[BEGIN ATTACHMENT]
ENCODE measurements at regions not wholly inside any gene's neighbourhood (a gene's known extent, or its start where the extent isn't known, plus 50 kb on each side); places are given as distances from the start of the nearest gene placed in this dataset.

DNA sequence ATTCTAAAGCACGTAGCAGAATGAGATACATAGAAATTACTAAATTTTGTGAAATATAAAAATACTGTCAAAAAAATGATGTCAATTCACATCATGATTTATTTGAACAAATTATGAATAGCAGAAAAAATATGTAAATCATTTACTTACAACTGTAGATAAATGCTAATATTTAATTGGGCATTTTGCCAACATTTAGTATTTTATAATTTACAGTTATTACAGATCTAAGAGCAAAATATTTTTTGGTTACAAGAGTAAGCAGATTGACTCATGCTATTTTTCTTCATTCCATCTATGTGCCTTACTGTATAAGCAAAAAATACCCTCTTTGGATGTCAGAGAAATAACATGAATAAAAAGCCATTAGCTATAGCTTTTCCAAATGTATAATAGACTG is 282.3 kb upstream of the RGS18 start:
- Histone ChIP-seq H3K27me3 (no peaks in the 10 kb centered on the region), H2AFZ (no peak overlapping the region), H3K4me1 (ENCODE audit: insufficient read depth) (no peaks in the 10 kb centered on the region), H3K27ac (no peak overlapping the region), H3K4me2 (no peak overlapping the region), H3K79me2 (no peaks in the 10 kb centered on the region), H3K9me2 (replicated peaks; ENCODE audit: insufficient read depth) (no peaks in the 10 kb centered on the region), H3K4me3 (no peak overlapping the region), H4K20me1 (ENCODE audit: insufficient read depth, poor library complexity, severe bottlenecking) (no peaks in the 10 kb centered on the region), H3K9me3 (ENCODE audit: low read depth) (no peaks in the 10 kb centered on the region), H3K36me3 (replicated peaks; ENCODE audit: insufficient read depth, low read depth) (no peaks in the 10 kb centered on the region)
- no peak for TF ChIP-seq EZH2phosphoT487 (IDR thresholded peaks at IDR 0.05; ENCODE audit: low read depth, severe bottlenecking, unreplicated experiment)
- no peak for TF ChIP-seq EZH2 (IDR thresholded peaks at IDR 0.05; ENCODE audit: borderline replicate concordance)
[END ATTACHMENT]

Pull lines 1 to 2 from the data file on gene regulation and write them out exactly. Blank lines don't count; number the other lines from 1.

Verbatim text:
ENCODE measurements at regions not wholly inside any gene's neighbourhood (a gene's known extent, or its start where the extent isn't known, plus 50 kb on each side); places are given as distances from the start of the nearest gene placed in this dataset.

DNA sequence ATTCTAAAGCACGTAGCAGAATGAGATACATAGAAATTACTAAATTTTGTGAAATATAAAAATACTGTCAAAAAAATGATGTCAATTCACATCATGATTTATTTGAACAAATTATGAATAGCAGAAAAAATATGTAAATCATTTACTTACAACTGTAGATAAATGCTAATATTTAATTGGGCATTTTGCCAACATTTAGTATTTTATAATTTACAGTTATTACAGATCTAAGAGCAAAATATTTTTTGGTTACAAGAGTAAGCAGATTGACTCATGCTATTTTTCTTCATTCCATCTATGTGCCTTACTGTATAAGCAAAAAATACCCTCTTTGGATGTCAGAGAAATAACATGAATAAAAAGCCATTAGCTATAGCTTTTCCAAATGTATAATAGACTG is 282.3 kb upstream of the RGS18 start: